Ello people ..... just found some pics of the new GT-R and info, thought you mght like to see. I think it looks pretty sweet, looks alot more modern but still has some the the aggressive characteristics of the old version.
I was gonna round this info down to the most interestin but its all a decent read. So here's the majority of the article.
According to sources, exterior design on the all-wheel track terror is close to final. The official launch dated has been reportedly set for 2007 with the vehicle bowing in as a late 2007 or early 2008. It'll more likely be the latter. Let's rewind four years and two show's ago, Nissan revealed the GT-R Concept. A promise from the man himself, Carlos Ghosn, that the GT-R wouldn't be left behind with the new Nissan. What we saw back then was a glimpse of the car you see here, the GT-R Proto (short for prototype).
At the 35th Tokyo Motor Show in 2001, Nissan unveiled the GT-R Concept, confirming that the GT-R legend would be continued into the 21st century. Then, at the 37th Tokyo Motor Show in 2003, Nissan announced the next-generation GT-R would be rolled out in 2007. Now with the launch of the production model just two years away, the development of the new GT-R has moved ahead again with the reveal of the GT-R Proto.
As we're not even supposed to have these official photos, most of our information is limited to educated speculation. The Internet rumors tell us that the car will use some form of Nissan V6 in the VQ family. Yes, it'll be based off the same award-winning VQ35DE powerplant that is used in practically every Nissan in production. It won't be the 3.5L naturally aspirated mill that we've seen in the 350Z and G35. Some industry know-it-alls suggest that it will use a larger displacement 3.7-4.0L version of the same engine mated to a twin-turbo setup. Tuning and engineering has been done by the racing experts at Cosworth. We've heard that the car will have at least 400 hp and up to 500, but we think 450 sounds more realistic. No torque figures have been announced. If the horsepower-to-torque ratio similar to that of the existing VQ, don't expect those numbers to be far behind the ponies.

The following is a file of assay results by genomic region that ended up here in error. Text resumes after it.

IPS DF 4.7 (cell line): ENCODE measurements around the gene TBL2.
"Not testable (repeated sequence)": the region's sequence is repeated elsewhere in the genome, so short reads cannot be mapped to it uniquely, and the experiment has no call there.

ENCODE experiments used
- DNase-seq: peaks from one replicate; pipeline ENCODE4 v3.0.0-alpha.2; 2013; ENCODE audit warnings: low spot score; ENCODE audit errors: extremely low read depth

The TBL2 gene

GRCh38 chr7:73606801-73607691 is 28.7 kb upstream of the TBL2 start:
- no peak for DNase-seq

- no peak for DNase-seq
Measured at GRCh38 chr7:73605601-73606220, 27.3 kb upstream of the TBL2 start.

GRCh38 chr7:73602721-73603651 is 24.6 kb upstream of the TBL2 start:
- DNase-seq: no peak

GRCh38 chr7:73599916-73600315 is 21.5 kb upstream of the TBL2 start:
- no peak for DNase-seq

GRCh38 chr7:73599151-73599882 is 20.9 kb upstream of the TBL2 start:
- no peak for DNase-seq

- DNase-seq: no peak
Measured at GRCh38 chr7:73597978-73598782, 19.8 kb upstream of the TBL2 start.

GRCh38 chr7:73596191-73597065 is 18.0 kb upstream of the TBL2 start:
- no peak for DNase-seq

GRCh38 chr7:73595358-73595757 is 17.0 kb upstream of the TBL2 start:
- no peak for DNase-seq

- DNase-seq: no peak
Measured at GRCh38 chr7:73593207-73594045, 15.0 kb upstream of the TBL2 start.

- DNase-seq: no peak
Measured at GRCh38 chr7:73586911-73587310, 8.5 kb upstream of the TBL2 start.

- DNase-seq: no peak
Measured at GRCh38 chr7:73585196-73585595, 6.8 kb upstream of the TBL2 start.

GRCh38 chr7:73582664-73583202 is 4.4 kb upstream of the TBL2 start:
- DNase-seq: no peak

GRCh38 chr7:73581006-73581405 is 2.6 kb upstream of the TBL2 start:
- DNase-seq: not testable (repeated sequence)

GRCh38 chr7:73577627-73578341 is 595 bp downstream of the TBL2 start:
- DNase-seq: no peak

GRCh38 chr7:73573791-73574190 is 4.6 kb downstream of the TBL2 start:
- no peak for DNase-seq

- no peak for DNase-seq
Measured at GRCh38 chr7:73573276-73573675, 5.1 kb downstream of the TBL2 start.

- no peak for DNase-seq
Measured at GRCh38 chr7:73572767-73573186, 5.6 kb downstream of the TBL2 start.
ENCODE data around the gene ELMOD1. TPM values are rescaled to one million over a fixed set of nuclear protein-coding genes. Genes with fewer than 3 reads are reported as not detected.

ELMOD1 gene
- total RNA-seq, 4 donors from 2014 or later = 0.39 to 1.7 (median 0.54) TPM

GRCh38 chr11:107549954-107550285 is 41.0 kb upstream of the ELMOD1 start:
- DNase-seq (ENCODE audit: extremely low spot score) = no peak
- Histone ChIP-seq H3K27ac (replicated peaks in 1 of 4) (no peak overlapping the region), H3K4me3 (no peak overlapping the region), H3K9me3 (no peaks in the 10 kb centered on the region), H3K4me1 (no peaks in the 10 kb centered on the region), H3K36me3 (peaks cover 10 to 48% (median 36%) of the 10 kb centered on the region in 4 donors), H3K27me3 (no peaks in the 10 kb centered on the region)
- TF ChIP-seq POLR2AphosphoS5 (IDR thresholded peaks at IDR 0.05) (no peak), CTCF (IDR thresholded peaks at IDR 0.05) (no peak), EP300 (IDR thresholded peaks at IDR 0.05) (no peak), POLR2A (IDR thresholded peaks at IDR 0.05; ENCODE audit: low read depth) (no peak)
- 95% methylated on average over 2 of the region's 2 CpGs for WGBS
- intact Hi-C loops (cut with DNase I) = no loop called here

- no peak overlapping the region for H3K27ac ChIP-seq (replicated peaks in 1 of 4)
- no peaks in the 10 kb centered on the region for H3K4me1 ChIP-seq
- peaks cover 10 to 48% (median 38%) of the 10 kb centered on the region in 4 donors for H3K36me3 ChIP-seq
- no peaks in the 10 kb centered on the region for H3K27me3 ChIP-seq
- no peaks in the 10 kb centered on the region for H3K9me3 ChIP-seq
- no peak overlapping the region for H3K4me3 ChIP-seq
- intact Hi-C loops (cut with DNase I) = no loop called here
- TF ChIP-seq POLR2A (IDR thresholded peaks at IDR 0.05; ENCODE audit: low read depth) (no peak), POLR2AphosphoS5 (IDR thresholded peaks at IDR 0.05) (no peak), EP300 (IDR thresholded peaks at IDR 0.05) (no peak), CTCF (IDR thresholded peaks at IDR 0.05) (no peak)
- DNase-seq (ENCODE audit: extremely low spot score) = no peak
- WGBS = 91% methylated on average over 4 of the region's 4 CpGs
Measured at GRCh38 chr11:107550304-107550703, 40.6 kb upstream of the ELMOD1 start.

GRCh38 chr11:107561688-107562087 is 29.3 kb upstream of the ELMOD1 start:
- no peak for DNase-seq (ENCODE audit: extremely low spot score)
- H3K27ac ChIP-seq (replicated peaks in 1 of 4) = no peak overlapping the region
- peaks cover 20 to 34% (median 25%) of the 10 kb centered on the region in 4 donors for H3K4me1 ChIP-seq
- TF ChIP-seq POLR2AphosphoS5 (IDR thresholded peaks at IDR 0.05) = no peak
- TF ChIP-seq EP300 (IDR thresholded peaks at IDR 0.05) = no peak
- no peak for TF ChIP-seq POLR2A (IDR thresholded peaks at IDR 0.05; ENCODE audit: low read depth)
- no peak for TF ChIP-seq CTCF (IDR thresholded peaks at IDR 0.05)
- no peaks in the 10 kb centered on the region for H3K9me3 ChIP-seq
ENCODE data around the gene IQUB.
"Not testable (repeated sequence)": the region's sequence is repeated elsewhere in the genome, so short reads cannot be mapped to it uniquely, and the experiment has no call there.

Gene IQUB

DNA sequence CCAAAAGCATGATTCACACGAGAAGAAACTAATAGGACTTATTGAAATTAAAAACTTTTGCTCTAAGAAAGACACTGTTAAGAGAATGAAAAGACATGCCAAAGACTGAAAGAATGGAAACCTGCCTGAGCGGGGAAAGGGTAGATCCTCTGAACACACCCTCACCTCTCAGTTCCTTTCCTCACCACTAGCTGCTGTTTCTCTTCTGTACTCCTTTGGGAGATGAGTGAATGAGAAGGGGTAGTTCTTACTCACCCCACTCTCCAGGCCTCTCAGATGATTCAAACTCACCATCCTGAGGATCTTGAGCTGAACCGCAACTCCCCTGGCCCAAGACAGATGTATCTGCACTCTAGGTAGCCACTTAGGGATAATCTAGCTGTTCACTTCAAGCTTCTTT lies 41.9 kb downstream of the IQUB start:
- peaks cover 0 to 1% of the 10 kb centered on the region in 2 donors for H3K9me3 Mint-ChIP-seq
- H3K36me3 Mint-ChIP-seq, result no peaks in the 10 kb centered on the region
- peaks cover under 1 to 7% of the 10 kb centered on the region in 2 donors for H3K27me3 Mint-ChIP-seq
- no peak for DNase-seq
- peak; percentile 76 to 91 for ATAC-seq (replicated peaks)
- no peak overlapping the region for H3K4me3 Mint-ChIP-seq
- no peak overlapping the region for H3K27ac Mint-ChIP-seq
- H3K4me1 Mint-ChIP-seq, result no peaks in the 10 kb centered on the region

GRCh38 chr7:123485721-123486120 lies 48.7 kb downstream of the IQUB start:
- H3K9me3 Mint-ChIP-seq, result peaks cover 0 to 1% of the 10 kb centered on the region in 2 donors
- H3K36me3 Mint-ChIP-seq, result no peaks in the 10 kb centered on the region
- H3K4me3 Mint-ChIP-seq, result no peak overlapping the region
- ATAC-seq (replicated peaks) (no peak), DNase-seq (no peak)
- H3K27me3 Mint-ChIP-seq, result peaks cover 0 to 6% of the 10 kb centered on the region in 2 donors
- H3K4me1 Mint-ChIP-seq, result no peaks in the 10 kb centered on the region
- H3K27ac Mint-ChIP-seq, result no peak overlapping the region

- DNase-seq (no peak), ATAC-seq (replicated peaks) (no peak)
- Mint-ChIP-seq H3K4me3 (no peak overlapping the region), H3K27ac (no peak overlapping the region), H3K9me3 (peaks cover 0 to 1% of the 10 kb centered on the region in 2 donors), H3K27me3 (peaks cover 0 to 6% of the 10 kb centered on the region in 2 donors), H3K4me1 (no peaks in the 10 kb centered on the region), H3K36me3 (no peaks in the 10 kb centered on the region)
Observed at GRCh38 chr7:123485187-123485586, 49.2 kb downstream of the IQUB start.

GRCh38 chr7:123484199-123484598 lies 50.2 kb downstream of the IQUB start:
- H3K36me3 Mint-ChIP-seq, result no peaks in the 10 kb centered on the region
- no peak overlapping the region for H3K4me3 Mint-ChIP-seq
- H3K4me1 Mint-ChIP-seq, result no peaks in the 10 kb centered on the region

Other performance features are, supposedly, a positive-boost turbo system. This means that the GT-R will never fall into negative boost and, like a supercharger, will always have boost available. This should make power delivery very linear, but, once again, we have yet to hear official word from the PR machine at Nissan. The last bit of vital info to the GT-R legend is the use of a seven-speed CVT transmission with an all-wheel drive system. This seems an obvious choice, except for the seven-speed tranny.